It's not only the factory workers, Red, here in Michigan long-term white collar auto execs are competing w/ college kids on summer break for jobs at big box stores. I hear the most desirable spots are at Home Depot, where you can be trained in all the home improvement projects you can no longer afford to hire out. These are people with parents with health problems and kids in college who really aren't prepared to be "retired" 10-15 years ahead of schedule. It's a real problem, and empty promises probably sounded a lot better to these folks than no promises at all.

Anonymous said...

I think conservatives are also going to have to address the damage that entrenched, corrupt unions have played in all of this...a very unpopular topic.

j. christian said...

I agree that the Republican party has often come off as tone deaf when it comes to the economic concerns of middle class voters, but it would be a huge mistake to adopt policies that work against gloablization or free trade. There are few things that most economists agree about, but on the left and right of the political spectrum, all theory and evidence point to the fact that global trade increases prosperity. Anti-globalization makes for good populist rhetoric, but it's not sound public policy.

If you don't believe this, try this little thought experiment: What if we applied the same logic to the 50 states? Consider that borders are arbitrary political distinctions (They're not entirely, of course, but that's mostly what they are). The borders between nations aren't so different from state borders. In the name of job protection, then, why don't we have tariffs, quotas, and all sorts of protectionist schemes between, say, New York and Ohio? Why shouldn't we try to promote the film industry in Michigan and the auto industry in California using trade barriers? It's pretty obvious that this would be a massive policy mistake. There's too much inefficiency in such a system; the gains from trade are great enough to outweigh any costs.

The problem with all this is that we can *see* the displacement caused by outsourcing, but not its benefits. That's because the costs of international trade are concentrated on a few at a time -- real people we can put a face to, like the 100 workers at the local factory who got laid off -- but the benefits are spread diffusely across millions of people who can buy goods more cheaply now. This makes it a tough sell; a lot of it depends on the ability of those workers to be mobile and learn a new trade, which isn't always easy.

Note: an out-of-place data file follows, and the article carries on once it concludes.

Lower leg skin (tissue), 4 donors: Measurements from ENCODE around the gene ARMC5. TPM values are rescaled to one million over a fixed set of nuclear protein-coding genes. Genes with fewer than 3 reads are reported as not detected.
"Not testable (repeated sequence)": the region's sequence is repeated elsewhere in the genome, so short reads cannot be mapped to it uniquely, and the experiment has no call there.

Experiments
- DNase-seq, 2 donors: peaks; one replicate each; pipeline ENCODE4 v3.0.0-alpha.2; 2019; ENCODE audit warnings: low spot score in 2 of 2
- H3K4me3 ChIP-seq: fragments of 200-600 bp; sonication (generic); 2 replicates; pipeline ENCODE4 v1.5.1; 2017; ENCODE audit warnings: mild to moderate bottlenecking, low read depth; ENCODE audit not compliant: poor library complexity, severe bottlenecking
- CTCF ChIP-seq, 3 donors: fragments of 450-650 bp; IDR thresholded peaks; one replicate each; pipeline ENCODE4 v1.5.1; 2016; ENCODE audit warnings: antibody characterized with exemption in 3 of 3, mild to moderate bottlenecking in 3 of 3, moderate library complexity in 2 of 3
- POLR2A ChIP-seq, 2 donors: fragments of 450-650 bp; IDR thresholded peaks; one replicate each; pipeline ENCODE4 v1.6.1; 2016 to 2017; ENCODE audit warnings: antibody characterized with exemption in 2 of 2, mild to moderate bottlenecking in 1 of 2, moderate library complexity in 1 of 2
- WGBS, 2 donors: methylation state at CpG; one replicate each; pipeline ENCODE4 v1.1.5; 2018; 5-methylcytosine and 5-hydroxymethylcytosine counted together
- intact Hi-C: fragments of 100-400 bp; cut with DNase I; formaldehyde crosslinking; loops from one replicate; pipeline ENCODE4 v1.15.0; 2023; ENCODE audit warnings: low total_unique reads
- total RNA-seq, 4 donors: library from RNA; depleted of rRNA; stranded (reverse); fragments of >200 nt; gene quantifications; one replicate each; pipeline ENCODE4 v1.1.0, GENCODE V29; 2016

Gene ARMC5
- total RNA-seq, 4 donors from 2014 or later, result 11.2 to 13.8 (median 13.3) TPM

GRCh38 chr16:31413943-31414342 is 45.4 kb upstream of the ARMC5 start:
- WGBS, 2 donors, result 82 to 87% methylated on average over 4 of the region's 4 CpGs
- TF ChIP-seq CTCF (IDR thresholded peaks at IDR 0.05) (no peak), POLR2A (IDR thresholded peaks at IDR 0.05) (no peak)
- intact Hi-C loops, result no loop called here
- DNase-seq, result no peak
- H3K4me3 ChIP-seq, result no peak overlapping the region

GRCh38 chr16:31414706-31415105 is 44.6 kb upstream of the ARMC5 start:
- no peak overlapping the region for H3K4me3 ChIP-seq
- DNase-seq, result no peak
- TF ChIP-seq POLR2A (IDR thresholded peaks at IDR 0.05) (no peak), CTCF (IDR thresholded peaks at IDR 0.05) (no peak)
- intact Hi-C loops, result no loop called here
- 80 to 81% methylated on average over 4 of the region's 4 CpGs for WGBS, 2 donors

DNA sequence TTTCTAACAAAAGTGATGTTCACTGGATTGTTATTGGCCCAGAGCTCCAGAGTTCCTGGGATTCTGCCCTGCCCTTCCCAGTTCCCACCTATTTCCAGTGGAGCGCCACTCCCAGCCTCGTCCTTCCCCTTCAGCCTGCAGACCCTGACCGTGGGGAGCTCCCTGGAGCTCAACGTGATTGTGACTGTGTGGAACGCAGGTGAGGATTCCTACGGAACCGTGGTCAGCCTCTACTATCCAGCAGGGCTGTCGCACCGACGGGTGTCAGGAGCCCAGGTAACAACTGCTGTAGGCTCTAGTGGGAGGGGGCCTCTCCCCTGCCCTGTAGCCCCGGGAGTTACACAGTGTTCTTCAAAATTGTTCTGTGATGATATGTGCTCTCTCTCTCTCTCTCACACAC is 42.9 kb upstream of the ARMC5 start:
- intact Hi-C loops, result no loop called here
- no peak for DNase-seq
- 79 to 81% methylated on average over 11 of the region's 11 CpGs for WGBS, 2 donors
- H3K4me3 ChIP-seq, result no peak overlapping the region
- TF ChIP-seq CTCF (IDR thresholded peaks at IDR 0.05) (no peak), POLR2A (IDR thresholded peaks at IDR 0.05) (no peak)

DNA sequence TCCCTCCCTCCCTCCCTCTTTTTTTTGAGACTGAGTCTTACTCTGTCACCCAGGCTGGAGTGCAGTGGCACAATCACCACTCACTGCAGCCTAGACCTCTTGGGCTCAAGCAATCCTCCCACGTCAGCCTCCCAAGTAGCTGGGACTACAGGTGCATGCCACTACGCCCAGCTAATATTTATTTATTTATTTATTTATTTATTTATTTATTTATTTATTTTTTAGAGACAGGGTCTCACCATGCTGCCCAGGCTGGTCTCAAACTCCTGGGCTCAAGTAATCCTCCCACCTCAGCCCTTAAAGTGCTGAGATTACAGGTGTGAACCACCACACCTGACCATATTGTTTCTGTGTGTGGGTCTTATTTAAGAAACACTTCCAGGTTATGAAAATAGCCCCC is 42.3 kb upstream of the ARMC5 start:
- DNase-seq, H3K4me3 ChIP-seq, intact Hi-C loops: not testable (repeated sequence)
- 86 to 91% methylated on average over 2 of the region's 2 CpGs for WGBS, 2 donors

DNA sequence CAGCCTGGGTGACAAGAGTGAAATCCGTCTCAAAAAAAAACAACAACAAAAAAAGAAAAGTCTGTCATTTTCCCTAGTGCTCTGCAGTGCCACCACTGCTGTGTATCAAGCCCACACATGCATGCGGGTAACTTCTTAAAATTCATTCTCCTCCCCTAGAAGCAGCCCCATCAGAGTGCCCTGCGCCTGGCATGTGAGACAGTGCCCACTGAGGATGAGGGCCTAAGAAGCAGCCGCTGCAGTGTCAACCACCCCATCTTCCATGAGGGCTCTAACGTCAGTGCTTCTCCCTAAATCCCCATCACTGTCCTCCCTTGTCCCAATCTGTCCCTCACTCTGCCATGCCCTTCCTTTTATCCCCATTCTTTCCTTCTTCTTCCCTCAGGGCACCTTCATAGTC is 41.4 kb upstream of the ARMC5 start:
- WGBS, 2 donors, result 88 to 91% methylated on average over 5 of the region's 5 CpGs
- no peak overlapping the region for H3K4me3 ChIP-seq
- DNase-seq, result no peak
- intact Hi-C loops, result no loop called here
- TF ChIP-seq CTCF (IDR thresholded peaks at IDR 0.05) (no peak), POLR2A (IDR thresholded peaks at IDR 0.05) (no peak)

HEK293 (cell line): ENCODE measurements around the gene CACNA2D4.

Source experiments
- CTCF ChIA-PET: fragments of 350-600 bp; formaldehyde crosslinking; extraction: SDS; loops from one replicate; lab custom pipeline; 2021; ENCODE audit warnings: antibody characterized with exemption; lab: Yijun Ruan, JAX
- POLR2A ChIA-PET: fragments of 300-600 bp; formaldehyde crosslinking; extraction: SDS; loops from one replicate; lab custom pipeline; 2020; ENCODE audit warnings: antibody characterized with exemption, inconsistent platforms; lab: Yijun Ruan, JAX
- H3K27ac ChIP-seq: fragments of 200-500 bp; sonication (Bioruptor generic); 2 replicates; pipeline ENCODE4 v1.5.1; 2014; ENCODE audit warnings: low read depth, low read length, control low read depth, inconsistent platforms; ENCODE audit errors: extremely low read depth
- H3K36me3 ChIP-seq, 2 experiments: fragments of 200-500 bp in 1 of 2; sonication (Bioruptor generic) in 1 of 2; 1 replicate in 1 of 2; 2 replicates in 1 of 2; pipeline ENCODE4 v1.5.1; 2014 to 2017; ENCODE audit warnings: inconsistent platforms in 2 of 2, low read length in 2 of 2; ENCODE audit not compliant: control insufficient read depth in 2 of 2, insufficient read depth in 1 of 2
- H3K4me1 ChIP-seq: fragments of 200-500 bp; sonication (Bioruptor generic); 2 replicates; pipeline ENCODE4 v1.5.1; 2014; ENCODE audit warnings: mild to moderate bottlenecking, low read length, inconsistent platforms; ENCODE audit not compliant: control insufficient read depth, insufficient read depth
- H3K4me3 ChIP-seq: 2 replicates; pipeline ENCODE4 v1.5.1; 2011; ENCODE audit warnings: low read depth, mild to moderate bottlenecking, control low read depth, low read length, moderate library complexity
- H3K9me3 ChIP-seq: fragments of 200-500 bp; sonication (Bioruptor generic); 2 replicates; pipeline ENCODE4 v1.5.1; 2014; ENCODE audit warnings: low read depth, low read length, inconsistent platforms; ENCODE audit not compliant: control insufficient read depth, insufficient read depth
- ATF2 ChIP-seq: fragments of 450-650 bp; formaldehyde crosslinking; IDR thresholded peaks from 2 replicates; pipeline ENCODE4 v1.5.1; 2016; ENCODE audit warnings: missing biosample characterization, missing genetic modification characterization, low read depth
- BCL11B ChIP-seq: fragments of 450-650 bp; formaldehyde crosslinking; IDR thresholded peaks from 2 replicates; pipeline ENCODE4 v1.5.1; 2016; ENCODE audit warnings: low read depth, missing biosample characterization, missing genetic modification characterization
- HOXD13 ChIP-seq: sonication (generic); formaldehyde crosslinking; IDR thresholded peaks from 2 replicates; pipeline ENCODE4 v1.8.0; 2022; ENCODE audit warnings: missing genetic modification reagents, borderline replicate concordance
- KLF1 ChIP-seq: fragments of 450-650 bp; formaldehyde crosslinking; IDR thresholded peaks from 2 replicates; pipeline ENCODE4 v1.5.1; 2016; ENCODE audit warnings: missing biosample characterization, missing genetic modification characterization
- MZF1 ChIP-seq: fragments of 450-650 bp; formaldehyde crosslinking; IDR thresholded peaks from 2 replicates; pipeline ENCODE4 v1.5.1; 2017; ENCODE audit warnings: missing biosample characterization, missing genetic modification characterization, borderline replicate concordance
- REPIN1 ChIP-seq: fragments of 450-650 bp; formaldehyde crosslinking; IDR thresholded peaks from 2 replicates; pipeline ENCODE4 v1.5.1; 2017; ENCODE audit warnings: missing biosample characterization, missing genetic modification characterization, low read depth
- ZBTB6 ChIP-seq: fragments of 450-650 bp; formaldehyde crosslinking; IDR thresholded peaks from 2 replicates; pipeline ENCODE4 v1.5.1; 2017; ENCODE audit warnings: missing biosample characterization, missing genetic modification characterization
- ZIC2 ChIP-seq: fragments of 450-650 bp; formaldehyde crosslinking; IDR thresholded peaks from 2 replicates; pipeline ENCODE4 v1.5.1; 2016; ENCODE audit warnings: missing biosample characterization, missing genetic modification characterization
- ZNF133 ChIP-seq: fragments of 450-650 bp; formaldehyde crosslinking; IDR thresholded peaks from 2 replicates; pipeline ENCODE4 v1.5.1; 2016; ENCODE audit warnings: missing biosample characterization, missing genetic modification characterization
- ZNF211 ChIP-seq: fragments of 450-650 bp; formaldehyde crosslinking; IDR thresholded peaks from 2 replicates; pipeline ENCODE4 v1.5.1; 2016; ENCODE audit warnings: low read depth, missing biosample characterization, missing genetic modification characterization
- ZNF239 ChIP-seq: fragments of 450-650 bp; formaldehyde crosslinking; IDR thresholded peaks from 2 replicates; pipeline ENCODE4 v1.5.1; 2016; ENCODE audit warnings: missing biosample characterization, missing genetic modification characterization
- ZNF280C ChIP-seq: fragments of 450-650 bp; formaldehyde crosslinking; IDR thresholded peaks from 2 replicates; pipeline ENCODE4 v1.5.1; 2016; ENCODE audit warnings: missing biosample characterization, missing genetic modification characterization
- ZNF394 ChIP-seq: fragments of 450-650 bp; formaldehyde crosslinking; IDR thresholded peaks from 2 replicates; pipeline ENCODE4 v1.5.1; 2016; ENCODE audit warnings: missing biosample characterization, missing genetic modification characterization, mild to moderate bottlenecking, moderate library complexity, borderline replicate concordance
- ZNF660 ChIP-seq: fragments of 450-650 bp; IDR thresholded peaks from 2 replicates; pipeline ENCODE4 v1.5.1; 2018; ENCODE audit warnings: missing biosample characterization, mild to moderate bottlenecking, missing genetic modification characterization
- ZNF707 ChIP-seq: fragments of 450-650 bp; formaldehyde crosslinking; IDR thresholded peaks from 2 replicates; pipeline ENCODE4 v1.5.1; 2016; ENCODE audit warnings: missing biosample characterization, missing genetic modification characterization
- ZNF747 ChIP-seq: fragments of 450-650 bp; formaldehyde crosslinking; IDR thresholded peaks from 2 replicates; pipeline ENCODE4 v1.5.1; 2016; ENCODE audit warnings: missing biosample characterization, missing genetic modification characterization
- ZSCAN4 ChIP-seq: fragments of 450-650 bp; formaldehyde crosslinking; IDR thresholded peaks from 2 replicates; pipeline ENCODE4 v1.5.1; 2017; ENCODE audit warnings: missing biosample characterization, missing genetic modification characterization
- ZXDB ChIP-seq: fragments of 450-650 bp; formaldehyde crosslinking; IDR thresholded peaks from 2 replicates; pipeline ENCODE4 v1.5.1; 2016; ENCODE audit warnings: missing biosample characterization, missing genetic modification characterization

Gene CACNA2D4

I wish there were a better answer to this, but job protection policies are almost always a bad idea in the long run for an economy. Why else would we threaten rogue nations with trade sanctions?

Anonymous said...

With the new national mood I'm all for letting up on the republicanian terminology of 'whites' vs. 'blacks' and 'middle-class' vs. 'some-other-class'. In order to fix some of the inequality of access to 'good' healthcare', maybe the descriptor terms of 'haves' vs. 'have-nots' might be better frames of reference to work with and aid in understanding a more enlightened perception of globalization as it affects healthcare. Right now, there is a shortage of nurses (as has been ongoing for last 30 yrs), as well as physicians in rural areas, and pharmacists.

Some may carp about hard-to-pronounce names, and unfamiliar accented diction of non-native American healthcare providers. I'd venture to say that with the necessary degree and licensure, if there WERE adequate supply of trained medical personnel being turned out of schools, they should have no difficulty finding jobs. Perhaps it's a matter of inadequate supply, unwillingness to work for the ordinarily adequate salary, and other superimposed factors for which individuals have no say-so. (Middle-men payors, managed healthcare, consumer expectations, health insurance businessmen, etc.)